You also might want to reach out to your team members for input, ideas, or article writing. They might have hidden writing skills that you’ve never learned of, or they might just be interested in sharing their knowledge in your company’s blog. Give them a chance, and be sure to let them have the byline. A blog with more than one contributing author is much more fun to read than one that is composed of content in the same voice, article after article. Turning to your own team members actually multiplies the amount of content you can offer your readers. Although you, as the business owner or manager, have a lot of insight and education into all of your products and services, your employees have honed their skills in one particular aspect of your offering, whether that’s standpipes or sequined gowns, and they can add a deeper dimension of proficiency to your business’ reputation.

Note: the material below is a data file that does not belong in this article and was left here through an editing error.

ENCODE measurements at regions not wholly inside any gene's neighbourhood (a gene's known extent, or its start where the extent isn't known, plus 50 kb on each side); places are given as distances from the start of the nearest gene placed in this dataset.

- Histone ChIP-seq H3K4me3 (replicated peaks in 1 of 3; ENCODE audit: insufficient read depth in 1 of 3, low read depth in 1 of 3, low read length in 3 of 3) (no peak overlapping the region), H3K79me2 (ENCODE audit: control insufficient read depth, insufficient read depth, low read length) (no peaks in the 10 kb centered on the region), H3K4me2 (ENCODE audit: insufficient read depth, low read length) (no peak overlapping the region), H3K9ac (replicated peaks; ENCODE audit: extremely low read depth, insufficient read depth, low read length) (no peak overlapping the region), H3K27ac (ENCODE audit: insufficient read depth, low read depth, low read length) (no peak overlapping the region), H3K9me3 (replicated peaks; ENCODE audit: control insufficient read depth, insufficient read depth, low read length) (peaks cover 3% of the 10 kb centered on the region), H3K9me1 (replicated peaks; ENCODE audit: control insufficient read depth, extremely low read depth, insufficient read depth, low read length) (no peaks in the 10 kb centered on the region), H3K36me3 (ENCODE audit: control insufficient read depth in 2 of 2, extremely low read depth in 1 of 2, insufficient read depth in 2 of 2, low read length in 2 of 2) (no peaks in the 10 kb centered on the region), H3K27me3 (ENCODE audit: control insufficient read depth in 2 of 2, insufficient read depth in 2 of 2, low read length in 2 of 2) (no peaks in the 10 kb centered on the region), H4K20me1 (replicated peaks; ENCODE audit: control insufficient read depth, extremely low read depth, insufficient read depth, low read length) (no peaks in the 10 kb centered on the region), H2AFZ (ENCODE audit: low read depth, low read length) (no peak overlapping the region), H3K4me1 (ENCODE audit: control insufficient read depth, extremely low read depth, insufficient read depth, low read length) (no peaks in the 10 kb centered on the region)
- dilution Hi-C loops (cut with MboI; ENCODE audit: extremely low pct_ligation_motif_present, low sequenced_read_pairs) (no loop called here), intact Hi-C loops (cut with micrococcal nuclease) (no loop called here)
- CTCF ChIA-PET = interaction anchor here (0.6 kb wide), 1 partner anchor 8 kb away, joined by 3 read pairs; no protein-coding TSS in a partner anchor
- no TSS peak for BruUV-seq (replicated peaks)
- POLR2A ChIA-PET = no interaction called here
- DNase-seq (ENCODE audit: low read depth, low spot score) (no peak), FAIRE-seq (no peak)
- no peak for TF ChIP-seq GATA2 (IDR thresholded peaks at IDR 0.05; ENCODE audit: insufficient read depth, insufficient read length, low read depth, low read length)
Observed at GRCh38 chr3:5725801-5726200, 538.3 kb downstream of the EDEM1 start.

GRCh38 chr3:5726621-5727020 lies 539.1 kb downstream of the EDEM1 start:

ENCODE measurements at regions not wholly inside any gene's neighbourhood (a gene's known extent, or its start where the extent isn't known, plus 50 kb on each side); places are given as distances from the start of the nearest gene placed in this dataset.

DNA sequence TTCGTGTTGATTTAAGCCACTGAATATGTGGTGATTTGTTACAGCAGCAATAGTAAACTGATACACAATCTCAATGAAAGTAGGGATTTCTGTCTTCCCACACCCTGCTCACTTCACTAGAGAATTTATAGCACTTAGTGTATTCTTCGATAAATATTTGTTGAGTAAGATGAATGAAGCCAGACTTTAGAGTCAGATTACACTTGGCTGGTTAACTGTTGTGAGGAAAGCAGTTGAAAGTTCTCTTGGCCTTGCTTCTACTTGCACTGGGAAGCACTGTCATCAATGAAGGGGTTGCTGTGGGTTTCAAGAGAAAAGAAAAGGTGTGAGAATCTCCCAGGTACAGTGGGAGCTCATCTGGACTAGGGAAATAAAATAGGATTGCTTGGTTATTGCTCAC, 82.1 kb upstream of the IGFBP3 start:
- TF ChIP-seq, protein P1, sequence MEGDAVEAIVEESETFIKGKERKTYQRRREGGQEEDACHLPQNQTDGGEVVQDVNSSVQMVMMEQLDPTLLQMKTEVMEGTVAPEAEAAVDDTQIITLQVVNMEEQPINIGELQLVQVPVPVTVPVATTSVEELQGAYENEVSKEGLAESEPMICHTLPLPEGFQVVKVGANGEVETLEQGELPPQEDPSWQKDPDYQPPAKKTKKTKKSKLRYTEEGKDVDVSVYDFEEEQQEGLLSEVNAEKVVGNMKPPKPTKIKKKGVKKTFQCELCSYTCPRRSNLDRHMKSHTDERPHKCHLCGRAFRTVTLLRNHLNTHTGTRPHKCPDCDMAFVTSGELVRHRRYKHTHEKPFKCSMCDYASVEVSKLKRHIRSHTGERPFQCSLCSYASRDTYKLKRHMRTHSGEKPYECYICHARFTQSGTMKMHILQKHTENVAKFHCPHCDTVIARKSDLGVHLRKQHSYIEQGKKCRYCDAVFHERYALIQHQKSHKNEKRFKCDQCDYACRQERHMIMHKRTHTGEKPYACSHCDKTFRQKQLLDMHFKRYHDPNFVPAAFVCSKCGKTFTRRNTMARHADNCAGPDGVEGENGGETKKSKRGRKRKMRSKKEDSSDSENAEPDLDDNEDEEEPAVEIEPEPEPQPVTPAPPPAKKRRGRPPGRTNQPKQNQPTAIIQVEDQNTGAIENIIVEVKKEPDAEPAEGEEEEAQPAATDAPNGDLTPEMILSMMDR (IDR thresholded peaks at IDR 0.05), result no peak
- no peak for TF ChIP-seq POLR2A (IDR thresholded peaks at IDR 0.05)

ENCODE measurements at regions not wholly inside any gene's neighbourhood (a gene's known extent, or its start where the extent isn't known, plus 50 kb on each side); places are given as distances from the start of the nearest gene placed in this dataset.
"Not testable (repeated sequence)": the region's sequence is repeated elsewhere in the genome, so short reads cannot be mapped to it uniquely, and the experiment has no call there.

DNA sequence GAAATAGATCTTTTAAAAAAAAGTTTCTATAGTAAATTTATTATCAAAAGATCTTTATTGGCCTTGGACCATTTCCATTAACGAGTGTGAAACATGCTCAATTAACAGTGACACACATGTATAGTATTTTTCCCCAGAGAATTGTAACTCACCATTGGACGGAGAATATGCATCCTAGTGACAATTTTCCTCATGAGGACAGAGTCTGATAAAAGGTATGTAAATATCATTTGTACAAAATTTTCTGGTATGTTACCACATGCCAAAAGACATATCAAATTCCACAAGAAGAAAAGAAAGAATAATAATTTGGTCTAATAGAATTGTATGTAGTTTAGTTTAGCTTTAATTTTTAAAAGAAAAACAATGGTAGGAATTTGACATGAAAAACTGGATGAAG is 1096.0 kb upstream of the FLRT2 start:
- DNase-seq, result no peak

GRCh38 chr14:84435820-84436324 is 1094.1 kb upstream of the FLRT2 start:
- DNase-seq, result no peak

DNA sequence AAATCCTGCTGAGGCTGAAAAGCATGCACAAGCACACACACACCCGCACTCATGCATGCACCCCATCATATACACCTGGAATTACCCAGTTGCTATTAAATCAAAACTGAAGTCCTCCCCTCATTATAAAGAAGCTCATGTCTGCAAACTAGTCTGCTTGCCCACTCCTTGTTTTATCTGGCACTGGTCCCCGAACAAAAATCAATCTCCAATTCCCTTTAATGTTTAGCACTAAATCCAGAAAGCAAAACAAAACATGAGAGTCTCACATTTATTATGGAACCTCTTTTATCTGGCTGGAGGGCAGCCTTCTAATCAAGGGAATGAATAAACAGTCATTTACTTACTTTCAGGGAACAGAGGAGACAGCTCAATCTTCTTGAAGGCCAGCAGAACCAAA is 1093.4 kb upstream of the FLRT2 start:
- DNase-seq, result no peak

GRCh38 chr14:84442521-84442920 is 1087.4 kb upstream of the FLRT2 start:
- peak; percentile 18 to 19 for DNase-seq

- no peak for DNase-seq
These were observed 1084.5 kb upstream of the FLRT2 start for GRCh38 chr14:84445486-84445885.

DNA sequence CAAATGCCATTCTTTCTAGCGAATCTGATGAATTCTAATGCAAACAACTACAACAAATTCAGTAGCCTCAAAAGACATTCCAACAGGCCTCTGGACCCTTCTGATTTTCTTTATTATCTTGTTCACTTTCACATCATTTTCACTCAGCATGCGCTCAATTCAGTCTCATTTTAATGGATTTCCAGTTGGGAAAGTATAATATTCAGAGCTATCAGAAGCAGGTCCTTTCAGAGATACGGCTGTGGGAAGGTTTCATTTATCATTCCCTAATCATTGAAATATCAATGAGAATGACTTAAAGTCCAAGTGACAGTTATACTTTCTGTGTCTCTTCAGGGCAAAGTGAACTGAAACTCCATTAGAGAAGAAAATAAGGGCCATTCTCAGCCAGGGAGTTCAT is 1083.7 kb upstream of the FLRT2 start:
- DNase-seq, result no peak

Besides lessening your personal writing obligations and adding layers of knowledge to your blog, another benefit of sharing writing responsibilities with your team is that those probably are the folks that your customers know and recognize–and will want to hear and learn from. The other side of that benefit is that your front-line employees have a terrific understanding of what problems your customers typically have and why they sought out your business in the first place. An unfortunate side effect of becoming an upper-level manager is that sometimes you lose that type of one-on-one engagement with your customers; if that’s your current situation, that’s all the more reason to let your employees contribute to your business content.